Take this for what it may or may not be worth to you.

In the Realm of the Goddess,

Blessed Be in the Faith!

▪ Reverend K.A. Sahure (a.k.a. Frater Kheti)

Tuesday, March 13, 2007

Magical Stones or Amulets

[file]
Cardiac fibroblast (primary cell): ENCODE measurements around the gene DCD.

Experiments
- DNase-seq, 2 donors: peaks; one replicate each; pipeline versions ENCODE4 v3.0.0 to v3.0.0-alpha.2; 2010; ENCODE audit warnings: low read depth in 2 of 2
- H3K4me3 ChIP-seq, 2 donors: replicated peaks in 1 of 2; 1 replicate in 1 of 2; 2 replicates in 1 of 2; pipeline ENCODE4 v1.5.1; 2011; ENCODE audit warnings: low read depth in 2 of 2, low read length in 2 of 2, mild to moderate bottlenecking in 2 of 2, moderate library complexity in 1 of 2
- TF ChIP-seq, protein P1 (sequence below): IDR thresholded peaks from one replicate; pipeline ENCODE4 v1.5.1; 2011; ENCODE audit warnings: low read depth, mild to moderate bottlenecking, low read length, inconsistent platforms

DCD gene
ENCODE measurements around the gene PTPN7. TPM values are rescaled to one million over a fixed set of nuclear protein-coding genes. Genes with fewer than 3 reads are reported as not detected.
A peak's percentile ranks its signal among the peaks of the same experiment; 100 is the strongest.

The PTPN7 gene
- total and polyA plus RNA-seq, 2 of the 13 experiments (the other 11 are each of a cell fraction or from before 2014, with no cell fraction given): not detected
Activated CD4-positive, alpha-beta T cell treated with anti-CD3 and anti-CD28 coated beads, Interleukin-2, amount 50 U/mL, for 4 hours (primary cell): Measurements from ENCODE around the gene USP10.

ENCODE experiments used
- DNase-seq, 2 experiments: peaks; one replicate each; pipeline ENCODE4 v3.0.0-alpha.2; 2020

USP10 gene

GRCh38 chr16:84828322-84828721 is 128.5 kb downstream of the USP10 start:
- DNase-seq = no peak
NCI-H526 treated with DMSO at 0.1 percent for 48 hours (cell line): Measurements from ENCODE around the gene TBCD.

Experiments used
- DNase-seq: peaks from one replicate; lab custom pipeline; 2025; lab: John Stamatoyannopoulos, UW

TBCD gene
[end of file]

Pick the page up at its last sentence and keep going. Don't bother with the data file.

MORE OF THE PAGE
"AMULET" is a name given to a class of objects and ornaments, and articles of dress and wearing apparel, made of various substances which were employed by the Egyptians, and later by other nations, to protect the human body, either living or dead, from baleful influences, and from the attacks of visible and invisible foes. The word "amulet" is derived from an Arabic root meaning "to bear, to carry," hence "amulet" is "something which is carried or worn," and the name is applied broadly to any kind of talisman or ornament to which supernatural powers are ascribed. It is not clear whether the amulet was intended first of all to protect the living or the dead body, but it seems that it was originally worn to guard its owner from savage animals and from serpents. As time went on the development of religious ideas and beliefs progressed, and as a result new amulets representing new views were invented; and the objects which were able to protect the living were made, by an easy transition in the minds of those who wore them, to protect the dead. Moreover, as the preservation of the corruptible body, with the number of its members complete and intact, was of the most vital importance for the life of the spiritual and incorruptible body which was believed to spring therefrom, under the influence of the new beliefs the dead body became a veritable storehouse of amulets. Each member was placed under the specific protection of some amulet, and a number of objects which were believed to protect the body generally from serpents, worms, mildew, decay and putrefaction were laid with a lavish hand in, and upon, and about it, and between the bandages with which it was swathed. When men in Egypt began to lay amulets on their dead cannot be said, and it is equally impossible to say when the belief in the efficacy of such and such an amulet sprang into being; it seems clear, however, that certain amulets represent beliefs and superstitions so old that even the Egyptians were, at times, doubtful about their origin and meaning.